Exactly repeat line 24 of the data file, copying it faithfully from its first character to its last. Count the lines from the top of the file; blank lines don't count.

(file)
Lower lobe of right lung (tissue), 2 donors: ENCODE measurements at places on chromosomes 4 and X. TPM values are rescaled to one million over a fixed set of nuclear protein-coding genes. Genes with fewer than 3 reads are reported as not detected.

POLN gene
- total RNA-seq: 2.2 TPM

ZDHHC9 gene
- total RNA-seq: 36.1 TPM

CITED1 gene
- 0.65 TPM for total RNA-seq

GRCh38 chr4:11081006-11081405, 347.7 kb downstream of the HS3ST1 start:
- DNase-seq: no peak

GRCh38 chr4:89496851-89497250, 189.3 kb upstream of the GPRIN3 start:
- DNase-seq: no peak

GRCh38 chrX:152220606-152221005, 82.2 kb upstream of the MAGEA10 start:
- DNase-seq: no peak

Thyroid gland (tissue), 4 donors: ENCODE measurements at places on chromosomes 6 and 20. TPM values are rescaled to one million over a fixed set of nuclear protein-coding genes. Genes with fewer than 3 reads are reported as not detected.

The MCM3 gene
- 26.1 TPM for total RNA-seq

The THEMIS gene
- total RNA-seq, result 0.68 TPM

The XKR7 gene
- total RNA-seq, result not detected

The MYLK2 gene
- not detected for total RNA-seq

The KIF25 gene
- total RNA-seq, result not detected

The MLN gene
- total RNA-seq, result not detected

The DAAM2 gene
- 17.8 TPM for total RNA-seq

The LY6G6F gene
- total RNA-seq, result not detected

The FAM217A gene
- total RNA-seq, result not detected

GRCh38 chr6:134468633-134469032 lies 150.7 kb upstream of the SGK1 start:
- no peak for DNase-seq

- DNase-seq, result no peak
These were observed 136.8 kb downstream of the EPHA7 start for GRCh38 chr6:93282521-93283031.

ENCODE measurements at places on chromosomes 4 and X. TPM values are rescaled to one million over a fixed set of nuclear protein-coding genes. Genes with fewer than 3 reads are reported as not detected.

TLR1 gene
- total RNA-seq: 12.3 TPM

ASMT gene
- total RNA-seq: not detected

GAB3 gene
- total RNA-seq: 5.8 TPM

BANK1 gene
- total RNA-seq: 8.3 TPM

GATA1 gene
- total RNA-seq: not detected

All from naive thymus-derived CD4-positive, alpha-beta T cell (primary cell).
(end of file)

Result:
- total RNA-seq, result not detected